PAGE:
Chemoprevention of colon cancer: systematic review of aberrant crypt foci and tumor data in rats.
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ACF : Aberrant Crypt Focus
Aberrant crypt foci (ACF) are putative precursors of colon cancer. ACF were first detected in rodents in 1987 by Ranjana Bird, few weeks after carcinogen injection. The crypts in ACF are easy to score on whole mount colon. See more ACF pictures & photos on companion website. How can one detect an ACF?
- ACF are two to three times larger than normal crypts,
- ACF are microscopically elevated,
- ACF have a slit-like opening,
- ACF have a thick epithelial lining that stains darker than normal crypts, with a large pericryptal zone.
It was demonstrated that:
- (1) ACF were induced by all colon carcinogens in a dose- and species-dependant manner;
- (2) ACF number and growth were modified by the modulators of colon carcinogenesis, and they predicted the tumor outcome in several rodent studies;
- (3) ACF correlate with colon cancer risk, and adenoma size and number in humans;
- (4) the morphological and genotypic features of ACF in human colons were similar to those in animal colons, and many alterations are similar in ACF and in tumors;
- (5) some ACF show dysplasia, and carcinoma were observed in rodents and humans' ACF.
We thus propose on the right below, a colon carcinogenesis model (adapted from Bruce & Corpet, 1996. Mutations from Kinzler & Vogelstein, 1996). You may prefer an alternative, less imaged but more recent, view of ACF-to-Cancer road map (Worthley et al., 2007).
Enlarge color figure above - Enlarge B&W figure below
The use of the ACF system to study modulators of carcinogenesis has accelerated for the last 10 years, for it provides a simple and economical tool for preliminary screening of potential chemopreventive agents, and it allows a quantitative assessment of the mechanisms of colon carcinogenesis. The role of ACF as preneoplastic lesions was however recently challenged, and Mucin Depleted Foci. could be better endpoints (or MDF, BCAC, flat ACF, ACFmin) as discussed on a companion website: MDF & BCAC. I am however interested in ACF because they afford a relatively quick and simple way to screen for compounds in the diet that might either cause or inhibit colon cancer.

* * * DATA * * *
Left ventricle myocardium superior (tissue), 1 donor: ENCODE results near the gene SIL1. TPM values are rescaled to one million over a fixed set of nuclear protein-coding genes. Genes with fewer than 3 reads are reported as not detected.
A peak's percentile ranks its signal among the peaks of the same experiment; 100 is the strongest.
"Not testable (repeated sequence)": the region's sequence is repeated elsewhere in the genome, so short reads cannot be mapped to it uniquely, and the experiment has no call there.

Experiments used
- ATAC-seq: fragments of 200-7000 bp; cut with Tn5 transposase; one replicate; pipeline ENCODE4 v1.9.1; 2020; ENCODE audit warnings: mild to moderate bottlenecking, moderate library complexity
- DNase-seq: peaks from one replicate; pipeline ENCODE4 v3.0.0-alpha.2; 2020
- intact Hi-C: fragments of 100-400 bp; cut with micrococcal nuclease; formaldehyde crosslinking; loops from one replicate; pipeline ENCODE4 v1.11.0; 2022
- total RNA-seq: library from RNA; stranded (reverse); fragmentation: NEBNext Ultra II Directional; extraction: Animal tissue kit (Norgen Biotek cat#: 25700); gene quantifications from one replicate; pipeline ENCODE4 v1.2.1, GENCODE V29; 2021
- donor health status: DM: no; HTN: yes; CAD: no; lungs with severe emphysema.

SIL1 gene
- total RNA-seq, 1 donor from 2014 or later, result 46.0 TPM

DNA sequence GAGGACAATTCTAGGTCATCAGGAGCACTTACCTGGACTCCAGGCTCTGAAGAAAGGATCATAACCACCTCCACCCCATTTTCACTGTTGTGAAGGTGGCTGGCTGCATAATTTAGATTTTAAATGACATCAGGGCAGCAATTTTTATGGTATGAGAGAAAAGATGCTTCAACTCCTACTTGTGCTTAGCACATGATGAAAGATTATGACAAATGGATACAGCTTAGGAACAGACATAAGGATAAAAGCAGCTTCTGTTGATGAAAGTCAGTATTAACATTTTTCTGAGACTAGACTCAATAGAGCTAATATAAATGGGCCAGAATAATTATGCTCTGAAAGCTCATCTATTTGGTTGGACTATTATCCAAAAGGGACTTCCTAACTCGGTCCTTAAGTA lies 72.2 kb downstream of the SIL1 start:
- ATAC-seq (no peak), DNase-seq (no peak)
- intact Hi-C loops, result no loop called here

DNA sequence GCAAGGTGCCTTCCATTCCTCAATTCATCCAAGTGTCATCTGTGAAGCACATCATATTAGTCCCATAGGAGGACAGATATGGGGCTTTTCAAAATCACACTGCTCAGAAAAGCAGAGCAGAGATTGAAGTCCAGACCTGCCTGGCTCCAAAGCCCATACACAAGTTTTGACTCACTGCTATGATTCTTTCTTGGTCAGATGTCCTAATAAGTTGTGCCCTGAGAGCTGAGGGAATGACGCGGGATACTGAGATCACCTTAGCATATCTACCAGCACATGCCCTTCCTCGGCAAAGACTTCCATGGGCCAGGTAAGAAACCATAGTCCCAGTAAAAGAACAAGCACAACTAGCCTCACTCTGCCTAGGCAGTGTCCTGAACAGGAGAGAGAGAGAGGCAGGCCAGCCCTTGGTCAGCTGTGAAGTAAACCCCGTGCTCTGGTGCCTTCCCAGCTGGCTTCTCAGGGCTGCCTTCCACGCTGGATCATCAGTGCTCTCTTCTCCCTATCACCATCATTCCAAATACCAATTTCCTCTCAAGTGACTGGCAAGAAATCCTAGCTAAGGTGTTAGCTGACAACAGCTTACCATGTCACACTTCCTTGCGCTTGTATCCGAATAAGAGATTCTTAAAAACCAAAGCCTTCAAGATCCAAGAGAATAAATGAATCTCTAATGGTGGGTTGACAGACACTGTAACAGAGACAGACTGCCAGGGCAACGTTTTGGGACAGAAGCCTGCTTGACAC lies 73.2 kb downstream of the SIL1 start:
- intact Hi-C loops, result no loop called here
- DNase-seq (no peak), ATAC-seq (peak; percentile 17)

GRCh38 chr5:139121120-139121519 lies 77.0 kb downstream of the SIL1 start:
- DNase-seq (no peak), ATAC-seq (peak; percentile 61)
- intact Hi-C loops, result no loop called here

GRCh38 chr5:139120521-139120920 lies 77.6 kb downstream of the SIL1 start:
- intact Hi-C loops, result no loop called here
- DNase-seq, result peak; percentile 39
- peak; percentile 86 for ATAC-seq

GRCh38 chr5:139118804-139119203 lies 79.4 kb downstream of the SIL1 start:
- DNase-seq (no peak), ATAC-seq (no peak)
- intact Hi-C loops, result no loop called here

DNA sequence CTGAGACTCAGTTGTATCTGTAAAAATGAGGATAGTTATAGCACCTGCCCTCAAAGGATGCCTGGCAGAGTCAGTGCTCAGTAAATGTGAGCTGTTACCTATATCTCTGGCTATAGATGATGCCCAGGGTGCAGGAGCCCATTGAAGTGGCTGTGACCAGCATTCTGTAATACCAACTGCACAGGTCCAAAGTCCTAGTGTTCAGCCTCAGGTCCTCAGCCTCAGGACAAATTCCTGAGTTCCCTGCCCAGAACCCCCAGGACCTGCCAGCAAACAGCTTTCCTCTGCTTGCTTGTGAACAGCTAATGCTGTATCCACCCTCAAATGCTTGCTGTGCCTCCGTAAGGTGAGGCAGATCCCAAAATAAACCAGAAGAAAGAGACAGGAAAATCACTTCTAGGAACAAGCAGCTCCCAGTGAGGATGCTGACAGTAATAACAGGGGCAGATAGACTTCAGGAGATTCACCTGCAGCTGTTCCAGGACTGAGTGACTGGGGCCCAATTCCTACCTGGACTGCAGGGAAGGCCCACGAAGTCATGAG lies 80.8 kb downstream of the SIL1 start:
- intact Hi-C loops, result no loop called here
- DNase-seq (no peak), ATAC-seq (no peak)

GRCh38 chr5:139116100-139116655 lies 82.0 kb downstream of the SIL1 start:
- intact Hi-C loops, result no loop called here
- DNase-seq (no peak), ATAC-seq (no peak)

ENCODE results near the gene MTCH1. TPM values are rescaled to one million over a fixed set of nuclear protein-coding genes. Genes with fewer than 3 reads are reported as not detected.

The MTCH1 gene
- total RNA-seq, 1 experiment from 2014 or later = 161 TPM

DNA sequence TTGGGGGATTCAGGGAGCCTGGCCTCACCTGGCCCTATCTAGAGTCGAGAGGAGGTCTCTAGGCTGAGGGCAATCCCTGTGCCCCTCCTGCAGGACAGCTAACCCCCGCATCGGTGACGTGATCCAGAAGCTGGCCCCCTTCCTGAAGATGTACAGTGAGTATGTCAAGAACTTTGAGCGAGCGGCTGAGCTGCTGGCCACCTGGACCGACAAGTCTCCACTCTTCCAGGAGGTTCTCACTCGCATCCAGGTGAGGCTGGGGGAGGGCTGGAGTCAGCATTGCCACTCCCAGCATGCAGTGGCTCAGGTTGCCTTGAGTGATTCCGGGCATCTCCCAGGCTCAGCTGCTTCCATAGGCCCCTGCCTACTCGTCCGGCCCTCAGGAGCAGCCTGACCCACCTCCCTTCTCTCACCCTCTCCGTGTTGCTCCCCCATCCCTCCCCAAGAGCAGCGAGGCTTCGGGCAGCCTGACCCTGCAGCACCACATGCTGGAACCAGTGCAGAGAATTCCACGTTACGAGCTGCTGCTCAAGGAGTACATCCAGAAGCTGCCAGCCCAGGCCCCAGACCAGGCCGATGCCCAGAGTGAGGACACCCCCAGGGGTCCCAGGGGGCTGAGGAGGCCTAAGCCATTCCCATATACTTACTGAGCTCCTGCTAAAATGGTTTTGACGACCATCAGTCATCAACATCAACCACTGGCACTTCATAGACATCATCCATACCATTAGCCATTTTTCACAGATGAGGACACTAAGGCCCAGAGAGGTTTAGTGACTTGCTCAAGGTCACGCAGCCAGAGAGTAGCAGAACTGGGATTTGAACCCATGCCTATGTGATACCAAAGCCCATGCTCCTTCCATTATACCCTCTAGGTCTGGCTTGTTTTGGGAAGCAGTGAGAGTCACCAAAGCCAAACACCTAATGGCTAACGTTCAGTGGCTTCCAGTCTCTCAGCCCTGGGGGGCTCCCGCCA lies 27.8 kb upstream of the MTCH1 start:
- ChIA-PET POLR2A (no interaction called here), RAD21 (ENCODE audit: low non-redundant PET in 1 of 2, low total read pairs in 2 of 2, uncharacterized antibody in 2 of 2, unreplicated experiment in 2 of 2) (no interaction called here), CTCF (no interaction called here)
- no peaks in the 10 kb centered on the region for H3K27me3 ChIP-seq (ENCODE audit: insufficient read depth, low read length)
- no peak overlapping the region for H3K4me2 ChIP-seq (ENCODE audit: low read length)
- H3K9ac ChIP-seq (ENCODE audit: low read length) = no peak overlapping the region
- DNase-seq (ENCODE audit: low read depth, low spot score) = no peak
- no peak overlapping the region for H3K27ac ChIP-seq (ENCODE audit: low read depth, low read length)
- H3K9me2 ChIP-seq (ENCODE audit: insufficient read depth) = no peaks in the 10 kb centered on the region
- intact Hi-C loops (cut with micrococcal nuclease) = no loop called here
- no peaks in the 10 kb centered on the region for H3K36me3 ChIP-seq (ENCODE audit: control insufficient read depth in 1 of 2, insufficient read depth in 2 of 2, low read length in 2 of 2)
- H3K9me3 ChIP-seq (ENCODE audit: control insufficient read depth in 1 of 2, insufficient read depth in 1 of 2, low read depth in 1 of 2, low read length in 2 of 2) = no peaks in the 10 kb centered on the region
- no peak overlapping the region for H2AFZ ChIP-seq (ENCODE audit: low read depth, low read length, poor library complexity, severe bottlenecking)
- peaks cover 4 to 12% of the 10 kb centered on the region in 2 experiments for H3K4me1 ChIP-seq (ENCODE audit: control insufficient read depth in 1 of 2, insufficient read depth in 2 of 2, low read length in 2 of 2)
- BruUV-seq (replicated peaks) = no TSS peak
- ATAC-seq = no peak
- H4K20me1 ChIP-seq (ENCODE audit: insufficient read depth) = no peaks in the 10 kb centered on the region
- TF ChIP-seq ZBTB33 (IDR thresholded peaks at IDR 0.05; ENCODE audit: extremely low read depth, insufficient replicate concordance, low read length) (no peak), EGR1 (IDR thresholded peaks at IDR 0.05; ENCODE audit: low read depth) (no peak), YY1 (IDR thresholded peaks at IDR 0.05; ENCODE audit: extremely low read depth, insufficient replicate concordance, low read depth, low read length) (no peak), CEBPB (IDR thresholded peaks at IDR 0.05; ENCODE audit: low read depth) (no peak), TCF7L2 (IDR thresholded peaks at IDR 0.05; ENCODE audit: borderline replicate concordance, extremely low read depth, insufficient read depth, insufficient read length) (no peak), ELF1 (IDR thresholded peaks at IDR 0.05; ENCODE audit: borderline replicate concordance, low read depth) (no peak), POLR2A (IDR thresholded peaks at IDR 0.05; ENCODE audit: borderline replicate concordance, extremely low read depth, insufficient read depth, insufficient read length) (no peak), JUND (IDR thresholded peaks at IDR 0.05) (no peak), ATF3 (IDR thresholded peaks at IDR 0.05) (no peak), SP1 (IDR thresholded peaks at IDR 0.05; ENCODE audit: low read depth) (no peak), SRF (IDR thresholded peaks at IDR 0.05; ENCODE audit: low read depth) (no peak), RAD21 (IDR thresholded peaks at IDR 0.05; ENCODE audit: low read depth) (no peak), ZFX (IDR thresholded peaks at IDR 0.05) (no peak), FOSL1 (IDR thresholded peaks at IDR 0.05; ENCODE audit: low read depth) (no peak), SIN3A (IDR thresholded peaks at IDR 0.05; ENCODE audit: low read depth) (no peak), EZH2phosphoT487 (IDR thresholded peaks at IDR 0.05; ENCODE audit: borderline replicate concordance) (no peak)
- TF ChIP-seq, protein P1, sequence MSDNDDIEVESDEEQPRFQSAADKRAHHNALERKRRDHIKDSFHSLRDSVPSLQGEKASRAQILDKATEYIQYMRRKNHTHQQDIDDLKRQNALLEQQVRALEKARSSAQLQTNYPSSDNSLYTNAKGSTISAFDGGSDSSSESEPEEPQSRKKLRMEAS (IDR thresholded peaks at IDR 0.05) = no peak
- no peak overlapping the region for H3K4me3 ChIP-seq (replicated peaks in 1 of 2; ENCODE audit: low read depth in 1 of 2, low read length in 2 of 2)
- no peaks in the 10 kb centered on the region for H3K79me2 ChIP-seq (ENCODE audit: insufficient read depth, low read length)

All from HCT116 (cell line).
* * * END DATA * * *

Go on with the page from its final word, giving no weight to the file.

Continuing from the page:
Why are ACF so much used?
Would it be better to use the cancer endpoint?
Before 1990, the gold standard endpoint for chemoprevention in rodents was the incidence of macroscopic tumors and colon cancers: colon adenomas and adenocarcinomas induced by a chemical carcinogen.
These endpoints are clearly related to cancer, but have three major drawbacks:
- (1) a tumor requires a long time to develop (usually 5-8 months),
- (2) each tumor must be confirmed by histology, which is long and costly, and
- (3) each animal brings little information to the study (each rat has either no tumor or a tumor), thus large groups of rats are needed for statistical analysis (typically 30 rats or more per group).
This is why leader scientists use ACF as a preliminary endpoint in colon cancer chemoprevention studies. Like them, we wanted to find potent agents, diet, or treatment to prevent intestinal tumors in preclinical studies. We thus made a systematic review of chemoprevention studies on ACF, including the findings from the people cited above. This review is given in detail in the attached database.
See wonderful drawings of colon mucosa and crypts.
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Corpet DE & Taché S, 2002, Nutrition & Cancer - & - DE Corpet & F Pierre, 2003, Cancer Epidemiol. Biomarkers Prevention
http://www.inra.fr/reseau-nacre/sci-memb/corpet/indexan.html & Mirror site